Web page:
We booked a Flix public transport on a double-decker bus. I did this in advance of the trip and saw that you could reserve specific seats. So I booked the very front two seats on the upper deck with a large windshield, so that we could look out and watch the landscape unfurl. About an hour out of Munich we captured our first glimpse of the Alps. One in Garmisch-Partenkirchen the officials came onboard and seriously checked out the passports of everyone on the coach - the driver was incensed that now he would be late getting in to Innsbruck. 

The Inn River in Zurl, Austria

We crossed the divide between Germany and Austria and soon the road descended steeply into the valley of the Inn River. It was spectacular. The river begins farther west in Switzerland and flows east toward the Danube. There is a very obvious terrace that was apparent everywhere in the Inn Valley and a quick internet search suggested that it may be Pleistocene in age. The terrace is visible in the photo above. 10,000 years of downcutting by the Inn River may have formed the geomorphology here.

A pedestrian bridge in Innsbruck's city center

We loved walking the old city center in Innsbruck (The name means "Inn River bridge"). We walked everywhere, including the old tower, climbing 159 steps for a great view of the city. The public transport is easy and cheap. In fact, most hotels in the Tyrolian Alps will give guests a card to use public transport for free! I participated in a guest survey while in Innsbruck that asked how it would be paid for (they don't have it yet here). But while in Italy, our hotel hosts freely gave us these cards. They even include rides on the mountain gondola's - considered public transport. All very civilized, modern, and sensible. One other aspect I noticed on this trip - many dates given for the founding of these cities were about the mid-12th century. Munich, Innsbruck, Bolzano - they all seemed to have been established about that time. Makes me wonder if the Medieval Warm Period may have facilitated an expansion of humanity around that time? And interesting thought.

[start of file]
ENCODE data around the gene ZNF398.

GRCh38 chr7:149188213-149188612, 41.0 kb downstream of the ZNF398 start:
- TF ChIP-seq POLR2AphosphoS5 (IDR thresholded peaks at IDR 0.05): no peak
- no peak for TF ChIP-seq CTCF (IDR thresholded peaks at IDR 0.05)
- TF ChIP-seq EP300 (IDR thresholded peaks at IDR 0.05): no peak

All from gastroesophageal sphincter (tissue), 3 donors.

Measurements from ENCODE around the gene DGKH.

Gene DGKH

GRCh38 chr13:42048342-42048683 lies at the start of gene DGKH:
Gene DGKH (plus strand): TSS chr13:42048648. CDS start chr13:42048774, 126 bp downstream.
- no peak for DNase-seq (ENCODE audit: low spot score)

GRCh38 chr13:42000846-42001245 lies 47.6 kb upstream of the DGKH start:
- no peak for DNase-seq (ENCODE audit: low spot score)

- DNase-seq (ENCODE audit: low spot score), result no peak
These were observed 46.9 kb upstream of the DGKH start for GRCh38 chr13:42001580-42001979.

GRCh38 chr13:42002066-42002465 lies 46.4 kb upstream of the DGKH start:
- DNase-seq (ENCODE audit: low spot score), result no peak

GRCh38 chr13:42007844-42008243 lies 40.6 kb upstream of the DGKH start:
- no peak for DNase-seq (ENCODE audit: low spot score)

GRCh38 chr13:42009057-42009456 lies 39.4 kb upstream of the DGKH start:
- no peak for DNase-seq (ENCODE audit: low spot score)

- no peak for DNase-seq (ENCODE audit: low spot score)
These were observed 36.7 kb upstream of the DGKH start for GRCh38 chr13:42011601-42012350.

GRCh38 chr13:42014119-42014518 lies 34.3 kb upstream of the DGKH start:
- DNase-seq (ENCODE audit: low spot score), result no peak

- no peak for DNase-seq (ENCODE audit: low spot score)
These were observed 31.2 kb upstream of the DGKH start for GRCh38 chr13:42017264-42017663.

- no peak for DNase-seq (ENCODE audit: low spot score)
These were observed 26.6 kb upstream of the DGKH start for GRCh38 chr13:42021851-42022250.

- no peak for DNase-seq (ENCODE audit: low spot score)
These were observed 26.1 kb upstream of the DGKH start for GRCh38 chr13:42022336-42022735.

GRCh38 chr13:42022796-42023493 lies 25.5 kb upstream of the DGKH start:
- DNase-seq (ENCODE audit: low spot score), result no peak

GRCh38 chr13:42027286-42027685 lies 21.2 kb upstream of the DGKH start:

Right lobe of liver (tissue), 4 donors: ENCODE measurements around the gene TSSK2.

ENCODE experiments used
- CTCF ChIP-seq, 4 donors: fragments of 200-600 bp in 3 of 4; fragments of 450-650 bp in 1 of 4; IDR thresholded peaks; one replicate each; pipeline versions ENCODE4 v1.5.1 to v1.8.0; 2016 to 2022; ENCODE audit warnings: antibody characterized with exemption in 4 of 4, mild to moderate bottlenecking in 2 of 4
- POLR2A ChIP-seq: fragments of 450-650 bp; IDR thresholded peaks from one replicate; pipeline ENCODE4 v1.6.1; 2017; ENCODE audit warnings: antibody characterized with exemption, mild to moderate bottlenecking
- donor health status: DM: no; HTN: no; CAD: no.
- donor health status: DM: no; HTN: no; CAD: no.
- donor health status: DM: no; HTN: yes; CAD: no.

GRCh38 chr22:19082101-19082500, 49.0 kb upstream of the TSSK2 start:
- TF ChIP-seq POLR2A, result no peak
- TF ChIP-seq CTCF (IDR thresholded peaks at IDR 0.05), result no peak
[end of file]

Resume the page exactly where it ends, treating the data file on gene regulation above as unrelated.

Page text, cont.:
Colorful buildings along the north bank of the Inn River in Innsbruck

The city had 60% of its building damaged in World War II and those in the photo above look like newer construction. You can read a bit more about the bombing of Innsbruck here. Sad to think about as the vibe today is completely different - gelato shops everywhere! We were still just getting our bearing on being in such a foreign land so we did not venture too far from the city center and there was plenty to see here. But the gondola looks like a nice destination for the next trip.

Arizona meets Austria

We ran into our dear friend Bil while in Innsbruck. His wife is of German descent and she comes to Germany often to visit family. It was a quick trip for him on the train from Garmisch-Partenkirchen to Innsbruck.

View of the Dolomite Mountains from Monguelfo, Italy

Finally, we caught a train from Innsbruck to Italy and the staging area for our trek, Monguelfo. Northeast Italy used to be part of Austria until the end of World War I, when Italy took over some parts of that territory. You can read more about this interesting history here. Therefore, all towns in this area have two names, a German name and an Italian name. Monguelfo is Italian but it is also called Welsberg. It is a quaint and friendly town. We loved it and our hotel hosts were so kind to us.

Now the hard part would begin - a nine day trek through the mountains. But the rewards were great and well worth the sweat equity!